Lewis Hamilton could have been lining up alongside Sebastian Vettel
at Red Bull
this season had it not been for the team's loyalty to long-serving Mark Webber, according to Bernie Ecclestone.
The F1 ringmaster claims that Hamilton had targeted the world champions as his alternative to another year at McLaren, but was thwarted in his efforts to move by Red Bull's decision to offer Webber the option of another contract extension. The Australian had been the subject of attention from Ferrari, which had doubts over whether it should retain an under-performing Felipe Massa
for 2013, and clearly pondered the wisdom of remaining alongside Vettel for another year, but victory in the British Grand Prix
prompted him to accept RBR's offer, closing the door on Hamilton, who had infamously paid a visit to team boss Christian Horner in Montreal the previous season.
"[RBR team owner] Dietrich [Mateschitz] is a very honest, straightforward guy and told Mark the door was open for him to stay. That was good of him," Ecclestone told Britain's Mail on Sunday
newspaper, "Had Mark gone, Dietrich would have signed Lewis."
Dismissing suggestions that Vettel may have objected to Hamilton joining him in the Red Bull
line-up, Ecclestone went on to claim that it was his prompting that turned the Briton towards Mercedes, where he now partners Nico Rosberg
in what appears to be a potent W04.
"Lewis rolled his eyes, but I told him that he had nothing to lose as he wanted out of McLaren," he recalled.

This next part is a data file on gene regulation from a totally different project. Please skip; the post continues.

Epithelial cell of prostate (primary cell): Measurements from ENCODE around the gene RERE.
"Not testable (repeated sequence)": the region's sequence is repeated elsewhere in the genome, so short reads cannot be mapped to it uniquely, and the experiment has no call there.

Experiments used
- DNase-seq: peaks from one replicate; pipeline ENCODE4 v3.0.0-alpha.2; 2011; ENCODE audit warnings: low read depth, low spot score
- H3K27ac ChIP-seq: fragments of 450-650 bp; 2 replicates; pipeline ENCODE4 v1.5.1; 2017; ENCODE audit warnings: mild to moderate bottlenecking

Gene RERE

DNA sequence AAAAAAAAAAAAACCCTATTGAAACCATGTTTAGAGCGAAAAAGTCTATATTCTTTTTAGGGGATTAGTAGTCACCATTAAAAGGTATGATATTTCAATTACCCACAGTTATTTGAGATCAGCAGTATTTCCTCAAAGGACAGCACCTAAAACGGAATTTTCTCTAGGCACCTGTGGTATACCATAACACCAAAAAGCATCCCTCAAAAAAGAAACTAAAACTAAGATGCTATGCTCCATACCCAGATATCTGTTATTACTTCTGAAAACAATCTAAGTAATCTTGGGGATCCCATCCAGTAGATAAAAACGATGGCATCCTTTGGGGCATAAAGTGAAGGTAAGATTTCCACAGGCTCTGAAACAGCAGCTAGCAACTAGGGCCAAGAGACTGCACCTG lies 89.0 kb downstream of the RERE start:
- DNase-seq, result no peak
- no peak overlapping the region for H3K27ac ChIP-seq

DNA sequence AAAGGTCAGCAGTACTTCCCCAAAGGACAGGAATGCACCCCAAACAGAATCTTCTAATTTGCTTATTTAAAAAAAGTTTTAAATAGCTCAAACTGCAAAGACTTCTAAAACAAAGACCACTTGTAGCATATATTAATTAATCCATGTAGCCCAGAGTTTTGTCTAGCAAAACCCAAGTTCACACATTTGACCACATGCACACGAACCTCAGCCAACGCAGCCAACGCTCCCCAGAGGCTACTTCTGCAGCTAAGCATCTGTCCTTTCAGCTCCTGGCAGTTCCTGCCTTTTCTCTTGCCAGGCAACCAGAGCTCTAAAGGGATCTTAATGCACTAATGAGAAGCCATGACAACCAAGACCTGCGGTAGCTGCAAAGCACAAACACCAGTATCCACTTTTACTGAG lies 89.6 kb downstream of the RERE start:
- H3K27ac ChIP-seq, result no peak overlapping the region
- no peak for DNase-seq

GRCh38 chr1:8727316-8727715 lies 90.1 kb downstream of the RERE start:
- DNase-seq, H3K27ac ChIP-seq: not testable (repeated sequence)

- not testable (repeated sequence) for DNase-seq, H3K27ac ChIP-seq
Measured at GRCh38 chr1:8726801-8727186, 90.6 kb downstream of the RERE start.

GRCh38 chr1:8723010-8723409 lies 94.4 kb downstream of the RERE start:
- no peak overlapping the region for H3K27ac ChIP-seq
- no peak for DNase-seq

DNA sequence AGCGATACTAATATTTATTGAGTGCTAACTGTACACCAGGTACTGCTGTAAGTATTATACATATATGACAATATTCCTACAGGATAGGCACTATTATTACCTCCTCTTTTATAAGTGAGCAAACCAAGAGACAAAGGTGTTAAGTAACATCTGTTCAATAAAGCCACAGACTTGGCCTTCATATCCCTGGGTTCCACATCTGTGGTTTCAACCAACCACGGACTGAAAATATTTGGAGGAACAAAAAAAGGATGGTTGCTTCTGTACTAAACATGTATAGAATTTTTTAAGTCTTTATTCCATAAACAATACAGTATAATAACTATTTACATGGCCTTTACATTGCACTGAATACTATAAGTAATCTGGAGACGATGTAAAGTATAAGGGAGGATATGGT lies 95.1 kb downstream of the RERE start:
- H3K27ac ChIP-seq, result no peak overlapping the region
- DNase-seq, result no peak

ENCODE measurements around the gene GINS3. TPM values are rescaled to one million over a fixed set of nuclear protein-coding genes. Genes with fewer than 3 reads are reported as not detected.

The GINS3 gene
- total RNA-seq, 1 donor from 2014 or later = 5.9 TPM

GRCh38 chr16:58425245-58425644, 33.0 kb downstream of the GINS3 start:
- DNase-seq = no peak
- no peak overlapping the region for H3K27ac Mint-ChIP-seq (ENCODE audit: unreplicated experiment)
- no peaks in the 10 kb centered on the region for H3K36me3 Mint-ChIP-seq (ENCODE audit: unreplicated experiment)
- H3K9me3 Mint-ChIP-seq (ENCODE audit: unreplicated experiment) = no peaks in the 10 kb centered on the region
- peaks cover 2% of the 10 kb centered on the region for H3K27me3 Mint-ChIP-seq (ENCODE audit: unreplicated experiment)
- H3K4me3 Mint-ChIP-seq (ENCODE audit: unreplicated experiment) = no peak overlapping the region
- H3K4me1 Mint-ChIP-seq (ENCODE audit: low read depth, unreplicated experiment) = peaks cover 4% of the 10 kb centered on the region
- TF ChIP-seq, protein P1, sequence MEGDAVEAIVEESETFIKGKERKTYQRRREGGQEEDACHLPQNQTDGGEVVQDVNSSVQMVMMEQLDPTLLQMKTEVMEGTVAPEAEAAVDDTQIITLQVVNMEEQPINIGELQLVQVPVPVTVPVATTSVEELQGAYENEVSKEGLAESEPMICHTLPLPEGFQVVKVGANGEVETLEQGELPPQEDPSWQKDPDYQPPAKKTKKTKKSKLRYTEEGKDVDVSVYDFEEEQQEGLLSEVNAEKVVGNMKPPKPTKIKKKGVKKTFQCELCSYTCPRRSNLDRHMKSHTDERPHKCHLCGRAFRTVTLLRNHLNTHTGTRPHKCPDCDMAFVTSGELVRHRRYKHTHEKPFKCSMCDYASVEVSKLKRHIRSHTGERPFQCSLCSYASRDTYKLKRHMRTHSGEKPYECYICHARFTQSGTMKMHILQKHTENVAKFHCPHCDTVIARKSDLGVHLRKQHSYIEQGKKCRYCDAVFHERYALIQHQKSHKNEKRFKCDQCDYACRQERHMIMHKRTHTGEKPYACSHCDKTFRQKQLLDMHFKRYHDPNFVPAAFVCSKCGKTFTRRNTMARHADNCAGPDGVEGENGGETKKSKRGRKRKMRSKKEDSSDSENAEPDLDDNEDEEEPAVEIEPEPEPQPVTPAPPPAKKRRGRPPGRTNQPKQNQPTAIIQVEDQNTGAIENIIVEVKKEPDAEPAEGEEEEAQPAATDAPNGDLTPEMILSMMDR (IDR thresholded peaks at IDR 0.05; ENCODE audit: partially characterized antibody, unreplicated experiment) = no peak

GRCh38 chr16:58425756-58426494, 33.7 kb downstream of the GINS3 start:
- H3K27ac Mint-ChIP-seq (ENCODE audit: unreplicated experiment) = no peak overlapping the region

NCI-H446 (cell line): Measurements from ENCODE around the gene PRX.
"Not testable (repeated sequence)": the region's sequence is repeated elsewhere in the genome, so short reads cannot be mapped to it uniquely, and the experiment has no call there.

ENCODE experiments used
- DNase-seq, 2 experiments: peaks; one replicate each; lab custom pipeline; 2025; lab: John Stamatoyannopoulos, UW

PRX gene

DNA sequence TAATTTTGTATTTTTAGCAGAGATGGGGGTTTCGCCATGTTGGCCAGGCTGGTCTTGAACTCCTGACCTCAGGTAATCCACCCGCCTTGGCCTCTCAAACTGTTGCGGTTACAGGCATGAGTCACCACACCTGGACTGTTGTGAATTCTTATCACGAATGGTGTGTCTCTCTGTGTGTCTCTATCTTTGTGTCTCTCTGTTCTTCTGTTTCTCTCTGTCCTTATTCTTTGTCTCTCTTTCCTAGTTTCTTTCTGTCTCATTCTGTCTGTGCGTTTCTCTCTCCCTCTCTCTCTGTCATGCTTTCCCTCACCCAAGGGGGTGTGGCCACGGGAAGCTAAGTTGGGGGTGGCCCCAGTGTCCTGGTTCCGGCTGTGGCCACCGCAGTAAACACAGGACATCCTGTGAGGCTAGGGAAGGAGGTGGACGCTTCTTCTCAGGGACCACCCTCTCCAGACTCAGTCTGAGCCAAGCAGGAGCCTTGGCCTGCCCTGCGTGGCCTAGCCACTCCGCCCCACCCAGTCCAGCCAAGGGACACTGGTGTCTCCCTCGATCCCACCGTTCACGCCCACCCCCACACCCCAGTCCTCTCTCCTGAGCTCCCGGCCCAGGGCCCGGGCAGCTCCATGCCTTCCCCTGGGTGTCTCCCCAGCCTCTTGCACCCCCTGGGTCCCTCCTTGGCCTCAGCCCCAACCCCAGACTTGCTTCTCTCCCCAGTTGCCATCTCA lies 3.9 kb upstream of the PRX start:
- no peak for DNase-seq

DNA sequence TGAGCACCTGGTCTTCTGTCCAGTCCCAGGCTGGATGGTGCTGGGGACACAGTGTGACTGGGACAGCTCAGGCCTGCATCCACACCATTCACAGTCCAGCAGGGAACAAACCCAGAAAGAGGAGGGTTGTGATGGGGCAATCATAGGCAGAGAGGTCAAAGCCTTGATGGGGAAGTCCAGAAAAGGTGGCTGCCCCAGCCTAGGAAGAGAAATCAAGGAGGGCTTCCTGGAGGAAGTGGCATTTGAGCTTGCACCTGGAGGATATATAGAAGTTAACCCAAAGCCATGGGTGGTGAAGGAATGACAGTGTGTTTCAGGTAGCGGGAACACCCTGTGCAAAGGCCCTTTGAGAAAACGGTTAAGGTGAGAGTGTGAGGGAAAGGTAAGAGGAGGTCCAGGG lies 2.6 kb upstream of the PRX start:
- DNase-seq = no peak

Ecclestone still believes that Hamilton would rather have taken a year out of F1 had he not been able to engineer a move away from Woking – although the driver insists that that was never an option.
“Lewis told me that he would have rather taken a year off,” the octogenarian claimed earlier this week, “I don't know why it came to blows. Ron Dennis said that he could have kept Lewis if he had wanted to, but he didn't want to [and], in fairness to Lewis, he didn't leave over money. I don't know what it was, but it wasn't to do with money. He just wanted a change I think. He probably thought he had been there long enough and wanted to move on.”
Whilst not denying that he needed to break the shackles of the team that had nurtured him through the racing ranks, Hamilton insisted that he would not have stepped out of F1 for a year.
“I don't think I would leave this sport unless I didn't have a good feeling about it, or a smile and an energy when I got in the car,” the 28-year old said, disputing Ecclestone's claim, “I love racing, so there is no need to stop.”